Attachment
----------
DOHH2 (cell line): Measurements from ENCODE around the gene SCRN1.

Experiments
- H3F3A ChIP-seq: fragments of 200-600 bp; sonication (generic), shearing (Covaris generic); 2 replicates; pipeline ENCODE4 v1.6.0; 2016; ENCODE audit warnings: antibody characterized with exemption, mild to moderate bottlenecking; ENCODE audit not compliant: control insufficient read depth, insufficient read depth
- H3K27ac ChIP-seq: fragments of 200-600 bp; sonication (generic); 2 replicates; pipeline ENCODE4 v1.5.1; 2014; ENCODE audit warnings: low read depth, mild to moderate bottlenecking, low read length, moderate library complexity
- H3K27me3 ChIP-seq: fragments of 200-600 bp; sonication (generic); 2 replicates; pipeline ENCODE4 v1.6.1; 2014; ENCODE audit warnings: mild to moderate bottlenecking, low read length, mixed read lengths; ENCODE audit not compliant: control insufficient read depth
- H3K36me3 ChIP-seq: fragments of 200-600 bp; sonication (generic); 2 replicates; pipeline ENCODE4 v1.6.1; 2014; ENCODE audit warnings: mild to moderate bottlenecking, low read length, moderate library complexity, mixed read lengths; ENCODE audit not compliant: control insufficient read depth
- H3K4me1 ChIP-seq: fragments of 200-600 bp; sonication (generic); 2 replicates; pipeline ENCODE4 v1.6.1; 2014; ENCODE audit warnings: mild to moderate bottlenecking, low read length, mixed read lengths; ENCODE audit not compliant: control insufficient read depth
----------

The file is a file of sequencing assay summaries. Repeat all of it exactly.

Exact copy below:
DOHH2 (cell line): Measurements from ENCODE around the gene SCRN1.

Experiments
- H3F3A ChIP-seq: fragments of 200-600 bp; sonication (generic), shearing (Covaris generic); 2 replicates; pipeline ENCODE4 v1.6.0; 2016; ENCODE audit warnings: antibody characterized with exemption, mild to moderate bottlenecking; ENCODE audit not compliant: control insufficient read depth, insufficient read depth
- H3K27ac ChIP-seq: fragments of 200-600 bp; sonication (generic); 2 replicates; pipeline ENCODE4 v1.5.1; 2014; ENCODE audit warnings: low read depth, mild to moderate bottlenecking, low read length, moderate library complexity
- H3K27me3 ChIP-seq: fragments of 200-600 bp; sonication (generic); 2 replicates; pipeline ENCODE4 v1.6.1; 2014; ENCODE audit warnings: mild to moderate bottlenecking, low read length, mixed read lengths; ENCODE audit not compliant: control insufficient read depth
- H3K36me3 ChIP-seq: fragments of 200-600 bp; sonication (generic); 2 replicates; pipeline ENCODE4 v1.6.1; 2014; ENCODE audit warnings: mild to moderate bottlenecking, low read length, moderate library complexity, mixed read lengths; ENCODE audit not compliant: control insufficient read depth
- H3K4me1 ChIP-seq: fragments of 200-600 bp; sonication (generic); 2 replicates; pipeline ENCODE4 v1.6.1; 2014; ENCODE audit warnings: mild to moderate bottlenecking, low read length, mixed read lengths; ENCODE audit not compliant: control insufficient read depth